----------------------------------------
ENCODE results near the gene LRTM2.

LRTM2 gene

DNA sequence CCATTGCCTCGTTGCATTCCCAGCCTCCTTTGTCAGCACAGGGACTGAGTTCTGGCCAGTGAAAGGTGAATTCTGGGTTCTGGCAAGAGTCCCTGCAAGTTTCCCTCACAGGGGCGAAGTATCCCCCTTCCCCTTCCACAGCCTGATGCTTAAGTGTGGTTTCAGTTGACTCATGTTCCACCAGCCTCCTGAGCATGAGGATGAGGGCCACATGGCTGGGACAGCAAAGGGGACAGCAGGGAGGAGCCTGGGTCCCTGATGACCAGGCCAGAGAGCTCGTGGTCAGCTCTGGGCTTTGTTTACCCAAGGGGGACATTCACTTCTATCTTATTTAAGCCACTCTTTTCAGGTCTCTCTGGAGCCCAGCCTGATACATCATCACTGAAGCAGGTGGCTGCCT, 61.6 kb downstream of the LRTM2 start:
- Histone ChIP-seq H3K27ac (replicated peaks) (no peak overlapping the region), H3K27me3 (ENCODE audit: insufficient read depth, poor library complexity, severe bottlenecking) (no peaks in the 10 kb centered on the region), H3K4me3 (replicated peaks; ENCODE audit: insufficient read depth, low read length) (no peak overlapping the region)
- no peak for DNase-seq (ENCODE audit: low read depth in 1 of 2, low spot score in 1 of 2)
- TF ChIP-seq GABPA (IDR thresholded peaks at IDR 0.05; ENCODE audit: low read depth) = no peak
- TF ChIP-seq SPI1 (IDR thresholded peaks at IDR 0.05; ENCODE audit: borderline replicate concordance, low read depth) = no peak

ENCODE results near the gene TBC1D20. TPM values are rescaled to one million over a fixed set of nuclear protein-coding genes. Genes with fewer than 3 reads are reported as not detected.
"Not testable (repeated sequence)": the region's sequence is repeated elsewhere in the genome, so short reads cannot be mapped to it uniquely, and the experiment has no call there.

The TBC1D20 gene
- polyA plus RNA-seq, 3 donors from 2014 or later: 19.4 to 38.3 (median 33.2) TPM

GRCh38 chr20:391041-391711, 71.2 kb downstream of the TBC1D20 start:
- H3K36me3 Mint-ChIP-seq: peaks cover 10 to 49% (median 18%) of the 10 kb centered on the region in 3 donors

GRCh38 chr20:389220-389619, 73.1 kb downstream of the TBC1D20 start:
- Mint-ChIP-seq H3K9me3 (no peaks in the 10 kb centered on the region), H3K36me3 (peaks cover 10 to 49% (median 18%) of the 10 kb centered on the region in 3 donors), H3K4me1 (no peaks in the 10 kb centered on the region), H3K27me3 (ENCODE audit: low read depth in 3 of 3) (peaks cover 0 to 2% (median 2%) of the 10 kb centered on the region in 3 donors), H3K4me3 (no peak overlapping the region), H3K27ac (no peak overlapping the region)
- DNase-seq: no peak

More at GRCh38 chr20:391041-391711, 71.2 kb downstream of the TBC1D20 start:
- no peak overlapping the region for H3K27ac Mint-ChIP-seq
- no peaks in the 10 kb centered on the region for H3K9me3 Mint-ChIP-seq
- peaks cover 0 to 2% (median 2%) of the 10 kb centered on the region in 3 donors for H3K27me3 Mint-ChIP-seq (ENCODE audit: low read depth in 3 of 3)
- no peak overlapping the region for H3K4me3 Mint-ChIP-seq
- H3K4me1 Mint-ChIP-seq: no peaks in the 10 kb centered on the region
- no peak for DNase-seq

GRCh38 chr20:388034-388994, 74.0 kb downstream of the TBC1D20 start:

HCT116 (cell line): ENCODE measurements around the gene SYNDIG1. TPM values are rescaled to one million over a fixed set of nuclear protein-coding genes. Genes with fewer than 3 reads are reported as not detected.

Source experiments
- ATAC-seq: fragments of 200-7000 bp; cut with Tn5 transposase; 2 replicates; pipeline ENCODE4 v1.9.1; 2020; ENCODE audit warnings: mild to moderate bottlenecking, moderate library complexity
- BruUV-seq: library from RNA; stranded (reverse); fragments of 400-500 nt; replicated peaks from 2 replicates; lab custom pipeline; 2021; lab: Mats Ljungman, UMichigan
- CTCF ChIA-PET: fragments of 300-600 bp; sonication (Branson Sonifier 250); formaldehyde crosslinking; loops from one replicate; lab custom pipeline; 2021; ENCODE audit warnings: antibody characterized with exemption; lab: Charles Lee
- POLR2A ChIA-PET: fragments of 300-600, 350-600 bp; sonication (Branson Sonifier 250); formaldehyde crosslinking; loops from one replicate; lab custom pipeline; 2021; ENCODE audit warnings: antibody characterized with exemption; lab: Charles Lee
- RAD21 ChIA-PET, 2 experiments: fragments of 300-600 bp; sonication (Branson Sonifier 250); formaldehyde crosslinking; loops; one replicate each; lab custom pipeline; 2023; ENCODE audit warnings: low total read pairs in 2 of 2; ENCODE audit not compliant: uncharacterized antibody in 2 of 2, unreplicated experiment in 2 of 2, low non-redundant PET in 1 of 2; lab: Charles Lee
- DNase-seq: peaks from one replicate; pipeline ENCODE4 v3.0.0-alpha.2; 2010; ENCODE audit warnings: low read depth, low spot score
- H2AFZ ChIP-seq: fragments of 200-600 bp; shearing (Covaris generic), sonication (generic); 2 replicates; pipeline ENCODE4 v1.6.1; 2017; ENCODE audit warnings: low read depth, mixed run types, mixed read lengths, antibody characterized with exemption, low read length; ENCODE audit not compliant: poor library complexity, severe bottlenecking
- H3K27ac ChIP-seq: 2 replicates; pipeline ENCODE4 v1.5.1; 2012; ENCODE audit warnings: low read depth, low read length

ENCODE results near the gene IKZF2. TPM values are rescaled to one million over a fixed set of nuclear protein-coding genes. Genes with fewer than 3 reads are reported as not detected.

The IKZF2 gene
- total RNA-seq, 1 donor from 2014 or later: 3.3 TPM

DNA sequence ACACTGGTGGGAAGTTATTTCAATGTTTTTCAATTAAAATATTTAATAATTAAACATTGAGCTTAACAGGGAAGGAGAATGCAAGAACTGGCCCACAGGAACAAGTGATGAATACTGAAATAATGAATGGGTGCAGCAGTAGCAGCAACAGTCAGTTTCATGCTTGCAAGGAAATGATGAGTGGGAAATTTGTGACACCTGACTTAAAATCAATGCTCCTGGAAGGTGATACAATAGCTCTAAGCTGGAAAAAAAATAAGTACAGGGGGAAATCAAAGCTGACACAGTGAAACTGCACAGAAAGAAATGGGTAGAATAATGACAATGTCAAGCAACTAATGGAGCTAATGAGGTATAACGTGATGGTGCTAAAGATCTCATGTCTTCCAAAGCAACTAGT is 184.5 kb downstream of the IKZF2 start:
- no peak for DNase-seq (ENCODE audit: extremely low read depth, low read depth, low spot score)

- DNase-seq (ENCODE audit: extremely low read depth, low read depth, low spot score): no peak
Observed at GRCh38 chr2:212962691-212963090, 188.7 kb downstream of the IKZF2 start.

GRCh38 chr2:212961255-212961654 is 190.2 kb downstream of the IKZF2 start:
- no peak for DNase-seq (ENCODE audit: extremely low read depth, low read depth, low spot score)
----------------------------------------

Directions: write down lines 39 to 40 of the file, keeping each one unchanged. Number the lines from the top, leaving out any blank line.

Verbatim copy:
- no peak for DNase-seq (ENCODE audit: extremely low read depth, low read depth, low spot score)

- DNase-seq (ENCODE audit: extremely low read depth, low read depth, low spot score): no peak